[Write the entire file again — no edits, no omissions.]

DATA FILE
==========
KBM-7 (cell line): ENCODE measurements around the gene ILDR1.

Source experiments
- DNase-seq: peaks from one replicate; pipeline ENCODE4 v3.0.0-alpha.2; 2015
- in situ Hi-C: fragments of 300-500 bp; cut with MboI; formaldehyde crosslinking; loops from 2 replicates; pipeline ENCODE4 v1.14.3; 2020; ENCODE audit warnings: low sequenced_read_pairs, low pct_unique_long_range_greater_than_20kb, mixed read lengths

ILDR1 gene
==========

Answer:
KBM-7 (cell line): ENCODE measurements around the gene ILDR1.

Source experiments
- DNase-seq: peaks from one replicate; pipeline ENCODE4 v3.0.0-alpha.2; 2015
- in situ Hi-C: fragments of 300-500 bp; cut with MboI; formaldehyde crosslinking; loops from 2 replicates; pipeline ENCODE4 v1.14.3; 2020; ENCODE audit warnings: low sequenced_read_pairs, low pct_unique_long_range_greater_than_20kb, mixed read lengths

ILDR1 gene